With the “In Treatment” series, the clients present with relateable issues, and the therapists become real people – likeable, emotional, genuine, flaws and all.
“In Treatment” shows how therapy is different from person to person. While staying the same, the room “changes” and feels different and unique to each client. The therapists and their rooms are the same from session to session and client to client, and yet they become totally different places as each individual client comes in, exposing his or her own life, pain, feelings, energy, thoughts, and emotion.
It shows how the therapy process challenges therapists to be their best selves at all times, as impossible as that might be.
It shows how much people actually say about themselves when someone is listening closely to what is being said. And it shows how much people do not listen to their own selves, and how they don’t hear the words that come out of their own mouths.
It shows how families speak to each other – or not. And how helpful family members can be to each other – or not. And how loving, kind, supportive, and caring family members can be to each other – or not.
It shows how people wrestle with their emotions, their feelings, their realities, and the denial of those realities. It shows their emotional conflict, turmoil, grief, depression, anxiety, suicidal actions, passive suicidal feelings, anger, panic, fear, dismay, agony, self-harm motives, struggles with life and death.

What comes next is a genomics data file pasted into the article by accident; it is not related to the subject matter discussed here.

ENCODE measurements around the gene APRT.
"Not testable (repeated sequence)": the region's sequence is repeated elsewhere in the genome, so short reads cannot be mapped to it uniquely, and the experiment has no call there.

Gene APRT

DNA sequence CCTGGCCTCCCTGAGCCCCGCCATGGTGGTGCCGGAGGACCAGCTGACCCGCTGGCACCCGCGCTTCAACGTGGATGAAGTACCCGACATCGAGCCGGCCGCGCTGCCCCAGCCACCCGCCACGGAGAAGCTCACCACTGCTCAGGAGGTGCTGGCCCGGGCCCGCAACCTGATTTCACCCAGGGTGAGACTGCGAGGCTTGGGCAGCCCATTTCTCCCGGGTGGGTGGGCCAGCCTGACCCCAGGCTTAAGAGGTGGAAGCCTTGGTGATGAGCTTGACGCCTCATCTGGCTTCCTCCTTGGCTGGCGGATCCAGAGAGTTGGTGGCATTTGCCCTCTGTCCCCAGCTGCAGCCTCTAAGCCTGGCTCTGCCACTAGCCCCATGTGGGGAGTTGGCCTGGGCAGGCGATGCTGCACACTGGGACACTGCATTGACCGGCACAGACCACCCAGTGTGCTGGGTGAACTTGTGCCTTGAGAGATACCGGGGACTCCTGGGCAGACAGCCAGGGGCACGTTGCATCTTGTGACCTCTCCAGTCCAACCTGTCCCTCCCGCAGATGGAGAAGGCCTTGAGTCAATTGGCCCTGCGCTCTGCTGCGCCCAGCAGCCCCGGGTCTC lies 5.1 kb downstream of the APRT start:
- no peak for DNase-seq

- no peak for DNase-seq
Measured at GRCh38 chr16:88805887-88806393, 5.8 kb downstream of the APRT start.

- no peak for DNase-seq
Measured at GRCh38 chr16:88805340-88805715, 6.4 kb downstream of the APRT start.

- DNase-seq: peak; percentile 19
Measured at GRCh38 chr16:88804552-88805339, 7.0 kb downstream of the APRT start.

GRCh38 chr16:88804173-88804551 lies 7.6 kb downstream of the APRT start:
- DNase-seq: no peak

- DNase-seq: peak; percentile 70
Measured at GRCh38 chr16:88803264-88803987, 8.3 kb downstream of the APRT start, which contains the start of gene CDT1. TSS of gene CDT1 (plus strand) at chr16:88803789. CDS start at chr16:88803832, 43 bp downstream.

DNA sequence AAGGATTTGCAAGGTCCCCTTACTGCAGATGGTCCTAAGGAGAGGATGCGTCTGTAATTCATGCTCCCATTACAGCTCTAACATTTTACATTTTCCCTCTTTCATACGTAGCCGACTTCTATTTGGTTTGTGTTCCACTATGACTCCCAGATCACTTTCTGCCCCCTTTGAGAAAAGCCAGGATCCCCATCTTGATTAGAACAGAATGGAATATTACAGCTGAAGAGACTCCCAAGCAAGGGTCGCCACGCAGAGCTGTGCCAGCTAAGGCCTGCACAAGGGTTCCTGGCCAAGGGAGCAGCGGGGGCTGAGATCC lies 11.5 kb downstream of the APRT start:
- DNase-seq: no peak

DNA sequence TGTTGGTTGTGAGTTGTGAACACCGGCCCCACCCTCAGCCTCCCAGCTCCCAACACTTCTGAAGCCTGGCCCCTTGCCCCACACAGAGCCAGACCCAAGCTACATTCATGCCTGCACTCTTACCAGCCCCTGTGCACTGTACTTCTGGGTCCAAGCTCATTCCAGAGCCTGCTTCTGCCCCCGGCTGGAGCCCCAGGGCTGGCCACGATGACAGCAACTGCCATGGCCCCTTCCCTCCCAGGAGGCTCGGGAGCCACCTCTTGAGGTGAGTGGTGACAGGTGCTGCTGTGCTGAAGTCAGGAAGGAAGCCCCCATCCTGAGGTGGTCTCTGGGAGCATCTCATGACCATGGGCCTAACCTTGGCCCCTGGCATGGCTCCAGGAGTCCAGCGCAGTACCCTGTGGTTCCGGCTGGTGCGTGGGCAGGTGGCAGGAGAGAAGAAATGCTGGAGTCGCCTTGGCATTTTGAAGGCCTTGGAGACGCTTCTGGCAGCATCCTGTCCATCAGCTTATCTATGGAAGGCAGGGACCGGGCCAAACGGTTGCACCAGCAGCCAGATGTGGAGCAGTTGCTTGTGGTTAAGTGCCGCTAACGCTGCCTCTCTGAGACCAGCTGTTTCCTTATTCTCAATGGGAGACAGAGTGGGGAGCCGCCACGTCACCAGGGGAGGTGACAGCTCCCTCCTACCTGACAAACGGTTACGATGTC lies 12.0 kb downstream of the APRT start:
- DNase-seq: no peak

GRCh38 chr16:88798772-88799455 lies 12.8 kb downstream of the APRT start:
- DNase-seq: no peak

It shows how the therapy process, while focused around the expression of words and feelings, can be enhanced by paying close attention to the communication from the physical body itself, which sometimes says more than clients can put into words.
It shows how therapists get invested in their clients, and how they build connections and bonds with their clients. The caring can be a real thing.
It shows how important it is for clients to make their own life-decisions, how much people wrestle with their own life decisions, and how quickly therapists get blamed when these decisions do not work out as hoped.
It shows how tender and fragile people can be, even when they outwardly appear to be strong, powerful, and in control.
It shows the importance of being heard, understood, listened to, and recognized as a worthwhile person, first by others, and then by yourself.
These television shows can lead to a lot of personal thinking and reassessment about your own therapy process, your relationship with your therapist, and how your life is changing and progressing. How do you relate to what you are seeing “In Treatment”?
* What is your therapy process like?
* How is your therapy impacting your life?
* Do you see your therapist as human as Dr. Weston presents in “In Treatment”?
* Do you blame your therapist when your life plans do not work out as hoped?
* Is your therapist as central to your life as presented in these series?
* Are you more attached to your therapist or to your therapy process?
* What would you do if you realized how human and flawed your therapist is?
* Do you expect your therapist to be something more than a real person?
Kathy Broady LCSW